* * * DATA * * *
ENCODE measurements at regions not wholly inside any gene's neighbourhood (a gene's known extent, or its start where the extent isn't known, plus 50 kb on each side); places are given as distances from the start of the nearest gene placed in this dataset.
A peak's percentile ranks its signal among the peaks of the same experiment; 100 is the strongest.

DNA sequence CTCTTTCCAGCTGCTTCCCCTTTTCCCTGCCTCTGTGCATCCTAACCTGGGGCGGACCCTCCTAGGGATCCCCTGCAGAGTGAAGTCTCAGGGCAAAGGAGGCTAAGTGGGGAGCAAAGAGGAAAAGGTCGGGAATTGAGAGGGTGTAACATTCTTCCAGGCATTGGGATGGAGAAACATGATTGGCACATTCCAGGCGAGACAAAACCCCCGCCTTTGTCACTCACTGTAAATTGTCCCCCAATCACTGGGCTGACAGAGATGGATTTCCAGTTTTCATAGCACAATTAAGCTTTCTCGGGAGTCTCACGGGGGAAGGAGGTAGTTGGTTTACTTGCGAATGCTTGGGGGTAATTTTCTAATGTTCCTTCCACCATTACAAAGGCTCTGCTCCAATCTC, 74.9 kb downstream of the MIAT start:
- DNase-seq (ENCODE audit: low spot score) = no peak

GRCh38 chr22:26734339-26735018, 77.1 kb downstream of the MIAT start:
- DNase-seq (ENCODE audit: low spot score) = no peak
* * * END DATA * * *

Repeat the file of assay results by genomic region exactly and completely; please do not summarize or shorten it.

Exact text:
ENCODE measurements at regions not wholly inside any gene's neighbourhood (a gene's known extent, or its start where the extent isn't known, plus 50 kb on each side); places are given as distances from the start of the nearest gene placed in this dataset.
A peak's percentile ranks its signal among the peaks of the same experiment; 100 is the strongest.

DNA sequence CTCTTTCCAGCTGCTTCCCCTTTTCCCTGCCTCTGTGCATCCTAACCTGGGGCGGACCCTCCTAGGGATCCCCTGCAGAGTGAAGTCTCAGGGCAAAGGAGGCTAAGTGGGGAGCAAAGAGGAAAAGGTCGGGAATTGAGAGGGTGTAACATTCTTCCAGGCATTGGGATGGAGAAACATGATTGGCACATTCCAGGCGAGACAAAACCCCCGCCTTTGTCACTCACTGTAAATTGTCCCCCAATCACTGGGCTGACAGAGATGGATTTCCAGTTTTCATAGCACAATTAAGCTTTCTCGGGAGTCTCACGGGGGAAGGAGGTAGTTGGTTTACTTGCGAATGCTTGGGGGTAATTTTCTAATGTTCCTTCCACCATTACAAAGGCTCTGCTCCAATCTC, 74.9 kb downstream of the MIAT start:
- DNase-seq (ENCODE audit: low spot score) = no peak

GRCh38 chr22:26734339-26735018, 77.1 kb downstream of the MIAT start:
- DNase-seq (ENCODE audit: low spot score) = no peak